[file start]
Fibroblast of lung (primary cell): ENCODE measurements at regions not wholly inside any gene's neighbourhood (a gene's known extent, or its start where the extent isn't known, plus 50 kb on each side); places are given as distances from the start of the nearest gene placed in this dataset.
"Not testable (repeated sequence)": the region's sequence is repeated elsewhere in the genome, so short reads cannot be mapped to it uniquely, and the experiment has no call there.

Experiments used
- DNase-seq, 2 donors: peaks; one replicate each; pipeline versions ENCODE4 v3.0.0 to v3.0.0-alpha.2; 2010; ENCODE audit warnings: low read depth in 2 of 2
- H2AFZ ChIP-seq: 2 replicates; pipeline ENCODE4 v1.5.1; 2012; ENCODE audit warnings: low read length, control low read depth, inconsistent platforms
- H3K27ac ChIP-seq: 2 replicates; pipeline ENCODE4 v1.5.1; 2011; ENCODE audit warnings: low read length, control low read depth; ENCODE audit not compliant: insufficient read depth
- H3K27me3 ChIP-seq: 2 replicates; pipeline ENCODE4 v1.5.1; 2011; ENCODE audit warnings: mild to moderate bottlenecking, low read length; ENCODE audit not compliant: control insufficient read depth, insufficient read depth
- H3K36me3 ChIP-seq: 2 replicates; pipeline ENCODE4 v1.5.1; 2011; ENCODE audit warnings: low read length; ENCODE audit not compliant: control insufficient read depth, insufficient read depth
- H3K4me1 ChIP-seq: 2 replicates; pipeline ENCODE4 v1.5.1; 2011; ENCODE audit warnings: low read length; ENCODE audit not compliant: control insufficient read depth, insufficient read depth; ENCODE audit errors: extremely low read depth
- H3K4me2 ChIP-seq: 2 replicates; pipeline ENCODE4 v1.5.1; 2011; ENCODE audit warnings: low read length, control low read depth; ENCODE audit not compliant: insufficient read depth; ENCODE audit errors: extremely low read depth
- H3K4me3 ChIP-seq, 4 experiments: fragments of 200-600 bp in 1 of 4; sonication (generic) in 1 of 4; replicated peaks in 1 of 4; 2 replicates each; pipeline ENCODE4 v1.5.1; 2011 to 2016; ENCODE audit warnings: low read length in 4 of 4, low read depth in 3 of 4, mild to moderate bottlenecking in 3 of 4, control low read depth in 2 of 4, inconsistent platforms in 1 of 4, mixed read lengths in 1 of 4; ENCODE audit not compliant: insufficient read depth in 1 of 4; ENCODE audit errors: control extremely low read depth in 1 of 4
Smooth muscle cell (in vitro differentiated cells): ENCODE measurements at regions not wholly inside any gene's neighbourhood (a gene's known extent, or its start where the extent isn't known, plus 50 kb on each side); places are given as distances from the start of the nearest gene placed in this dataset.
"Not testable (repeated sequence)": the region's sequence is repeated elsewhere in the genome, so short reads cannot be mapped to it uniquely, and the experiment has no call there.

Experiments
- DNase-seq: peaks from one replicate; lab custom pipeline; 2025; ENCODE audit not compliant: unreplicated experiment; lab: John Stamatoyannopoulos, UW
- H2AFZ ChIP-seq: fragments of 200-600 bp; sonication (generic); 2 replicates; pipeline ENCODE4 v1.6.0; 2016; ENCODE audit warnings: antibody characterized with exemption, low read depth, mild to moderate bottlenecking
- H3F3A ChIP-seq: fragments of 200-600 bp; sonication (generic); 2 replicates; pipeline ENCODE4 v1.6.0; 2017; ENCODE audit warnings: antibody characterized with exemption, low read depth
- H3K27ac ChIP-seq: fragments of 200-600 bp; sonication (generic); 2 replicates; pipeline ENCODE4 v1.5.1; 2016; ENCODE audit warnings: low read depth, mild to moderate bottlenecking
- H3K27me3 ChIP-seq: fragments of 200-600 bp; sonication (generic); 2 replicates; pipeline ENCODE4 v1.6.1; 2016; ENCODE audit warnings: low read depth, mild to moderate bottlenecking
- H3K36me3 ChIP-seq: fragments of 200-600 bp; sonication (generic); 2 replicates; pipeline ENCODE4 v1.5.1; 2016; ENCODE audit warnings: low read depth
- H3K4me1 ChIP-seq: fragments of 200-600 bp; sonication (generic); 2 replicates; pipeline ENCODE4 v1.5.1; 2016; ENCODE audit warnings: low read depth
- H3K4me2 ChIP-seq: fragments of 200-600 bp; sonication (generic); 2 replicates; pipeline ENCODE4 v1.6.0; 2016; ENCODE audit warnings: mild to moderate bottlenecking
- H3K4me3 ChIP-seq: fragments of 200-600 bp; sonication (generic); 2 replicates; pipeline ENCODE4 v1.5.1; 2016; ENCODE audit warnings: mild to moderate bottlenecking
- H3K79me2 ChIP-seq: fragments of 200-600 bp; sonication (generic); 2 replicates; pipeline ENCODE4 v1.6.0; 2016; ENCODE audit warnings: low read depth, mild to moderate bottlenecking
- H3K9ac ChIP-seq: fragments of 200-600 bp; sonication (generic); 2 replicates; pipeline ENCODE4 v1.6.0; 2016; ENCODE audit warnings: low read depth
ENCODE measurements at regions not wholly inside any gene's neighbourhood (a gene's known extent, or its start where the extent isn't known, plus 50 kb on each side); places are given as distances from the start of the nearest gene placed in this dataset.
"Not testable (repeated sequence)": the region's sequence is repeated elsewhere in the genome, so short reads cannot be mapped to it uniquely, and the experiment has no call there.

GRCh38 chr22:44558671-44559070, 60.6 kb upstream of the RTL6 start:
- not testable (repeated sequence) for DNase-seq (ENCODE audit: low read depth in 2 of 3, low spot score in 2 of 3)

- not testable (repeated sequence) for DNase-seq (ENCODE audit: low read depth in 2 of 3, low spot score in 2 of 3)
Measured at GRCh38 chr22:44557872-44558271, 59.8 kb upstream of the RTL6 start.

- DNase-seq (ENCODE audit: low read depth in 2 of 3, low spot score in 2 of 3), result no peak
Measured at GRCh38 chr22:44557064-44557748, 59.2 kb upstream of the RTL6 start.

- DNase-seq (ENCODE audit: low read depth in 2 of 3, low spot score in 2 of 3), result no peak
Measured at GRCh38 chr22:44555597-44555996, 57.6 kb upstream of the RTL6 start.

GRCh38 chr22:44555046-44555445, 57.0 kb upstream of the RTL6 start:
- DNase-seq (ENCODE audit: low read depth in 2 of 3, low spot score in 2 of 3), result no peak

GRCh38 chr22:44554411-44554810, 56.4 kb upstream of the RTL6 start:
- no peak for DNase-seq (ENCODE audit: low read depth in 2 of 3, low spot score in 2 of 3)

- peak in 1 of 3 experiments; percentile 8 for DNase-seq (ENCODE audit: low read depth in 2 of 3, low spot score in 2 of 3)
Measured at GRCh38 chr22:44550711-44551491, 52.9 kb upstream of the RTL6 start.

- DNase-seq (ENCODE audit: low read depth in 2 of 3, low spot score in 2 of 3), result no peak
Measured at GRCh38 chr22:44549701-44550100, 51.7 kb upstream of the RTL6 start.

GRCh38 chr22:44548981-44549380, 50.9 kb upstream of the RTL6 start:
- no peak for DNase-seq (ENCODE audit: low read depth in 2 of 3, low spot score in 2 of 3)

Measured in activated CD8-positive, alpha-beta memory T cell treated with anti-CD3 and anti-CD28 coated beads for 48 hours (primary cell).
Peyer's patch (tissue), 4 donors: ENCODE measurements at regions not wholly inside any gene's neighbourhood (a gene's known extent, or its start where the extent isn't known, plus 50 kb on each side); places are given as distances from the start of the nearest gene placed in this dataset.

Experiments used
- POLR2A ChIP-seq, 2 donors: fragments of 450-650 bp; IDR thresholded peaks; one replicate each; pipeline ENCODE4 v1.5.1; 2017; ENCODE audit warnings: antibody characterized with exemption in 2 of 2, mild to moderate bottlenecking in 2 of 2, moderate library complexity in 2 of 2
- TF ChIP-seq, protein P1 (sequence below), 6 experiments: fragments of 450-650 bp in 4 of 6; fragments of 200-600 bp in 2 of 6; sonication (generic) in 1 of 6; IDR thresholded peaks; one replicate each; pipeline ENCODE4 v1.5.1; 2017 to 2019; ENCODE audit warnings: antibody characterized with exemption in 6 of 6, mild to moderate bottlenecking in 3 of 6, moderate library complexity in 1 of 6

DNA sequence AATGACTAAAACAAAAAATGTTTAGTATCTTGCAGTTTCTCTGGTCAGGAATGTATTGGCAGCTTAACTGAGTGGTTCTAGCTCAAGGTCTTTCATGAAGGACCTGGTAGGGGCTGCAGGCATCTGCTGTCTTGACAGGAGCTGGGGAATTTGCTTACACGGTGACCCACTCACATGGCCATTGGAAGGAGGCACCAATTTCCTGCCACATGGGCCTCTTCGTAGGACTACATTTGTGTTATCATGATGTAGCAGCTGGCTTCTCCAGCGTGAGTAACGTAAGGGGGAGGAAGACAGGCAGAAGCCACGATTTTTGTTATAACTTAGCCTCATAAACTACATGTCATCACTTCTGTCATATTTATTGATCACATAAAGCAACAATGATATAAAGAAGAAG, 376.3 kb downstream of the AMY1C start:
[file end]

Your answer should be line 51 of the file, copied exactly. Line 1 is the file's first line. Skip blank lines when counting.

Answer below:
DNA sequence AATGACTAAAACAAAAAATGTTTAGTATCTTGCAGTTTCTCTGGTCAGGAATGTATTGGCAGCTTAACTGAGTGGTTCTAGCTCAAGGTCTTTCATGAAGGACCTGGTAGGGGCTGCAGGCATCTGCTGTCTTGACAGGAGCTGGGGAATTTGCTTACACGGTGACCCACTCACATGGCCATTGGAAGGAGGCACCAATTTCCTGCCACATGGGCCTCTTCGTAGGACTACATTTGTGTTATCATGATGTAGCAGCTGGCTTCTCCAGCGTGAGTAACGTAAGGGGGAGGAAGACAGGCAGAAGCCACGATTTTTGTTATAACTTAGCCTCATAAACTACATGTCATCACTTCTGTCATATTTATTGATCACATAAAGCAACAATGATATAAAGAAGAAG, 376.3 kb downstream of the AMY1C start: